Figure 7. Formation of the Capsule

The capsule is produced by a machine, which takes the roll of laminate film, folds the film into a figure-eight and continuously heat-seals the film to create a two-component package (see Figure 7). The continuous length of the film is then filled with the two components and each end is clipped before the individual capsules are cut out of the continuous length of filled and clipped film. The chemical resistance of the film is important for the durability of the heat seals used to create the capsule. Since chemical attack could weaken the seals and increase the risk of bursting during extrusion, it is necessary to test for the right film for each chemistry.

Future developments for the CIC will be to provide for more new packaging options. Future packaging developments include expanding the range of mix ratios of the resin/polymer:catalyst systems to include 1:1 and 2:1. There is an ongoing development project to define the compatible laminate films for a range of adhesive and sealant systems. The critical technical challenge is to approve films that are stable with adhesive and sealant technologies and can be heat sealed. Based on standard-sized applicators, the CIC is being designed for a range of cartridge fill volumes.

Figure 8. Controlled Mix Ratio

Dispensing the CIC

The CIC capsules uniformly compress (which controls the ratio of the two components), and material is combined/dispensed via a mixing nozzle (see Figure 8). The CIC is a two-compartment - or component - laminate film capsule in an injection-molded cartridge. The capsule contains the two-component product chemistry and controls the ratio of the A & B components. The procedure to use the CIC includes: removing the cap, exposing the red seal clip, cutting the film to expose both components, screwing on the static mixer nozzle, installing into the standard applicator and dispensing the material (see Figure 9).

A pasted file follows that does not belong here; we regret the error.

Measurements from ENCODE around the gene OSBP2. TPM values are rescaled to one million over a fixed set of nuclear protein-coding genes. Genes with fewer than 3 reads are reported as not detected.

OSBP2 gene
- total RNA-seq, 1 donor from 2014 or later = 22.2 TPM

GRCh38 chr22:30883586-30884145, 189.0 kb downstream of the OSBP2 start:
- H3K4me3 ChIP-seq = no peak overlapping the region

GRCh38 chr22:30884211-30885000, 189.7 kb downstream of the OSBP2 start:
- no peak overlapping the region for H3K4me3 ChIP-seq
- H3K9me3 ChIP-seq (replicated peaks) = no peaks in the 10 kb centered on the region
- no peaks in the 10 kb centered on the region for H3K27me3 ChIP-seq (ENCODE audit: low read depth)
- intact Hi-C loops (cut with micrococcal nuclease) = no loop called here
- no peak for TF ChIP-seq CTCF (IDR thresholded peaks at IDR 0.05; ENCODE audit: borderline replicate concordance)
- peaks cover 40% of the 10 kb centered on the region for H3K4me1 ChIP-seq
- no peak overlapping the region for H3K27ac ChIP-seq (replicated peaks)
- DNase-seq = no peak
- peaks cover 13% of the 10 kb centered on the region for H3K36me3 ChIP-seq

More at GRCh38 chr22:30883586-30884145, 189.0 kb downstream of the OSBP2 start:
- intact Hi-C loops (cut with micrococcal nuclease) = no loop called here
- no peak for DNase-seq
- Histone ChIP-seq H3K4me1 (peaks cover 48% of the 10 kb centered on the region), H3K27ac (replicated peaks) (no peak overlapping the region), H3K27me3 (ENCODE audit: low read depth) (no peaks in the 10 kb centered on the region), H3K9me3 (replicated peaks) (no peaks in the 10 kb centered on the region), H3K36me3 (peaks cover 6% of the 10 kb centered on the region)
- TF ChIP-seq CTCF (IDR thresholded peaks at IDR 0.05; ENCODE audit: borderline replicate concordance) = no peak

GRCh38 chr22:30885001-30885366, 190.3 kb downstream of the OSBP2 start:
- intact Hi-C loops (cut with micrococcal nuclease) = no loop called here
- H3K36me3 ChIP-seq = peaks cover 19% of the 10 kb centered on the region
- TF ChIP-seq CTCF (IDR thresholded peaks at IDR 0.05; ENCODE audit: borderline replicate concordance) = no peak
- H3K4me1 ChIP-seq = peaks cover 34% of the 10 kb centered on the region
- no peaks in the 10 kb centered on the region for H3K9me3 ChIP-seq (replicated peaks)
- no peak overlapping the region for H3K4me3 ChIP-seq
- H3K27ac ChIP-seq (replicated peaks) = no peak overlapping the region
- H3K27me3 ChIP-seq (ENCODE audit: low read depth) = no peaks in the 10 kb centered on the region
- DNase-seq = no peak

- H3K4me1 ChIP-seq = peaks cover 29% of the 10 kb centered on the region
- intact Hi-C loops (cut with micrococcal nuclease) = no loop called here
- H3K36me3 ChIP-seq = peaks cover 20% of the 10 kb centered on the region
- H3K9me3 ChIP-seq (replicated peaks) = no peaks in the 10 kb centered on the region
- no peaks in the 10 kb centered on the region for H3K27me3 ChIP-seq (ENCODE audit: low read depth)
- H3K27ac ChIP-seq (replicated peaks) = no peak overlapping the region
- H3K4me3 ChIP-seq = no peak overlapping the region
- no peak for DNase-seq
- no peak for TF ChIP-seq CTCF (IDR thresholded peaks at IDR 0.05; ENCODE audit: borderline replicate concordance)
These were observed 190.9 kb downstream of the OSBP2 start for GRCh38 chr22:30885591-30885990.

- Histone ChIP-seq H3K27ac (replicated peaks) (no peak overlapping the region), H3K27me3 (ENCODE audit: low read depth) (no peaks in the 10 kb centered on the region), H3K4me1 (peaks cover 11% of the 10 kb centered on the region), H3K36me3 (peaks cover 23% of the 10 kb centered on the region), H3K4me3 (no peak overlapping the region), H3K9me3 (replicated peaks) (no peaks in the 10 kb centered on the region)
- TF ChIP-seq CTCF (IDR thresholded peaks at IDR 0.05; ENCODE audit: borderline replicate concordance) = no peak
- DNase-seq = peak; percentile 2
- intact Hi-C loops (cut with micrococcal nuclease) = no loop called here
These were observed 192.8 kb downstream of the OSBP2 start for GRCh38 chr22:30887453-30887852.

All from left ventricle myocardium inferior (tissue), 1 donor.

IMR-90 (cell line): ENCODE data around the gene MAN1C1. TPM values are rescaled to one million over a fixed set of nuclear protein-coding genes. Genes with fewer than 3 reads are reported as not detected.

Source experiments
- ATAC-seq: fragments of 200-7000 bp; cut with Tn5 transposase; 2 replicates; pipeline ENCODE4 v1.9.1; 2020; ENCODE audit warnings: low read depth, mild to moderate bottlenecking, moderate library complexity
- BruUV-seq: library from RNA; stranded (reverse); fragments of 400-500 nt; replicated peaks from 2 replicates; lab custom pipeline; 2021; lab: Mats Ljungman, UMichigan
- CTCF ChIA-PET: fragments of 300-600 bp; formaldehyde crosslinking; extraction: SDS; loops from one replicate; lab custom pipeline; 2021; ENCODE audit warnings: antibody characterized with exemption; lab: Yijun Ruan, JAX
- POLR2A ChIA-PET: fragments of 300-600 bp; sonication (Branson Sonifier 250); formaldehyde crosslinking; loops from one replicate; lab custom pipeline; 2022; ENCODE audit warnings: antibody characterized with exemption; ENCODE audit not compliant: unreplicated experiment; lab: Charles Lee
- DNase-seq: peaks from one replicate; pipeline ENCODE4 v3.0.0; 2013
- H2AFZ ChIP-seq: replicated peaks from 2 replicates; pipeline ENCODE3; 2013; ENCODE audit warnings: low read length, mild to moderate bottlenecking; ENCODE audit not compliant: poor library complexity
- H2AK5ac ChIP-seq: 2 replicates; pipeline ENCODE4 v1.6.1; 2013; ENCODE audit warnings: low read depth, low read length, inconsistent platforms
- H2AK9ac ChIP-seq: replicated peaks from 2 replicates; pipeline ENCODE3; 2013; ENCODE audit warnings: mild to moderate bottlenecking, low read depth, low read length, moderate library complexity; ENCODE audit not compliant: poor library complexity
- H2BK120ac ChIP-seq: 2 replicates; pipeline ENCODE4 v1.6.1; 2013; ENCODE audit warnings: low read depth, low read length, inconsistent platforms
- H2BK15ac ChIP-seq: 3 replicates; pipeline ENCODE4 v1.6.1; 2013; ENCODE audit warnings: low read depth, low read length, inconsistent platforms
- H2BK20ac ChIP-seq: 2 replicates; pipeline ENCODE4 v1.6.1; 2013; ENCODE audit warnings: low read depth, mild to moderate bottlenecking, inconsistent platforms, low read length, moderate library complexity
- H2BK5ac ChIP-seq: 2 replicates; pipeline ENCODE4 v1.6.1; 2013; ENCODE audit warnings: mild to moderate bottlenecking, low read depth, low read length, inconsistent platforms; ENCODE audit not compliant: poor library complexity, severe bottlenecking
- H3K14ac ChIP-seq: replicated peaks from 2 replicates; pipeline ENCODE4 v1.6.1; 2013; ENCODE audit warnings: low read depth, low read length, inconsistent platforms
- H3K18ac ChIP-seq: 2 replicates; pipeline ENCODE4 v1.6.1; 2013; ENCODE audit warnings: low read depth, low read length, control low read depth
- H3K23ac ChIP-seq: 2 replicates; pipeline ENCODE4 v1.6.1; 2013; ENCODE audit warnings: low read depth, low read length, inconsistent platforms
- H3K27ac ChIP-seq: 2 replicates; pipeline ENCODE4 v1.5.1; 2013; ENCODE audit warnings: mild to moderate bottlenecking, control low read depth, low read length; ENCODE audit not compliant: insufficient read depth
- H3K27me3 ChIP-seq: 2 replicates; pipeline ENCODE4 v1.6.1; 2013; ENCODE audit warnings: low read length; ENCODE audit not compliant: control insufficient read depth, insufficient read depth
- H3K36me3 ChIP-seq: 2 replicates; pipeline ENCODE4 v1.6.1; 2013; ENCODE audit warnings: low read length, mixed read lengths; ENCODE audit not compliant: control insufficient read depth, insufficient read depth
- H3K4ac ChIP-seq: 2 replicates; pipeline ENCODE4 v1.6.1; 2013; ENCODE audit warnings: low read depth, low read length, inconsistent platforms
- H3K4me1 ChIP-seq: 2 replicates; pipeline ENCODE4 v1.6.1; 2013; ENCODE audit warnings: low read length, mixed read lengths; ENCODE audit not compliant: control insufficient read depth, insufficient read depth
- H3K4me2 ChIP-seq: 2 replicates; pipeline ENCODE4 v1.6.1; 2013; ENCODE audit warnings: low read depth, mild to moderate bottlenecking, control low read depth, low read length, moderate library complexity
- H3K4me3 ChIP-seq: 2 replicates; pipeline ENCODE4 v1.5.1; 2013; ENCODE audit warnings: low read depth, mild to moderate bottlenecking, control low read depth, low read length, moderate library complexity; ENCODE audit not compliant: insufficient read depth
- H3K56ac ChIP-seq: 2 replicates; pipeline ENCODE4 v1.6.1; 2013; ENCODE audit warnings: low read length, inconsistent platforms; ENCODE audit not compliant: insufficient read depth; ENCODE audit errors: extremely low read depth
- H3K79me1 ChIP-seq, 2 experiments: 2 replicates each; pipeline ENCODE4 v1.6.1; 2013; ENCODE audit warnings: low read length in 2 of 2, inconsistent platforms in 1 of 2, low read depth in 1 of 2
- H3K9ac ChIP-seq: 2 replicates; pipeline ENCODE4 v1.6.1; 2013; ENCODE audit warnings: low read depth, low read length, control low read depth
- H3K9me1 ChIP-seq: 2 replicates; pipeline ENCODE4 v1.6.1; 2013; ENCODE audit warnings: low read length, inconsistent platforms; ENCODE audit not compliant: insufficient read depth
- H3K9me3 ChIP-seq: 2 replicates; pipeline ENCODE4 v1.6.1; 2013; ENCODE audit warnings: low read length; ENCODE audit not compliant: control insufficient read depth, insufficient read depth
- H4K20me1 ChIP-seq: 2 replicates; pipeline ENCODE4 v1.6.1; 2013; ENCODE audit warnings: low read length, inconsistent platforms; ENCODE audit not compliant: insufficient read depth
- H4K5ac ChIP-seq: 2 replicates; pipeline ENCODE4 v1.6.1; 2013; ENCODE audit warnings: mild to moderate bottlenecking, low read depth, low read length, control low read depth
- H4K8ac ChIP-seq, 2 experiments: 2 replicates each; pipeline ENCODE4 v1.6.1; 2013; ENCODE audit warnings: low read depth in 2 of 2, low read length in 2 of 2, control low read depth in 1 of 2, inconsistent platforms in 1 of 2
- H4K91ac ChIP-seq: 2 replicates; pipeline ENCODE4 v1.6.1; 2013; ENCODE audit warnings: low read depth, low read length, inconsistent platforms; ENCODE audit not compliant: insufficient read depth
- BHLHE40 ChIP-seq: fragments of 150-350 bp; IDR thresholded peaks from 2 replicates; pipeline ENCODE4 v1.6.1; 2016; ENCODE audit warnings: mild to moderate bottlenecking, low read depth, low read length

Figure 9. Using the CIC

This system allows for the mixing and dispensing of an adhesive or sealant using a standard caulking gun with a static mixer. The base and curative are filled into a laminate film that provides for system stability. The CIC is designed to supply two-component chemistry with one-component ease of application. A standard caulking gun can be used for a two-component cartridge.

Figure 10. CIC Chemical Anchor Application

Applications

The CIC packaging technology has a significant current use for the dispensing of a high-performance construction system. The CIC has the potential to dispense a variety of two-component adhesives and sealants with a single-component delivery system. The current use for the CIC is the packaging and application of chemical anchors (see Figure 10). The CIC system is used for anchoring threaded rod and reinforcing bar and is applied with a standard sealant applicator gun. The mixer nozzle ensures complete mixing ratio of the product. This bonded anchor system combines high strength and a stress-free fixing with excellent weathering and chemical resistance properties.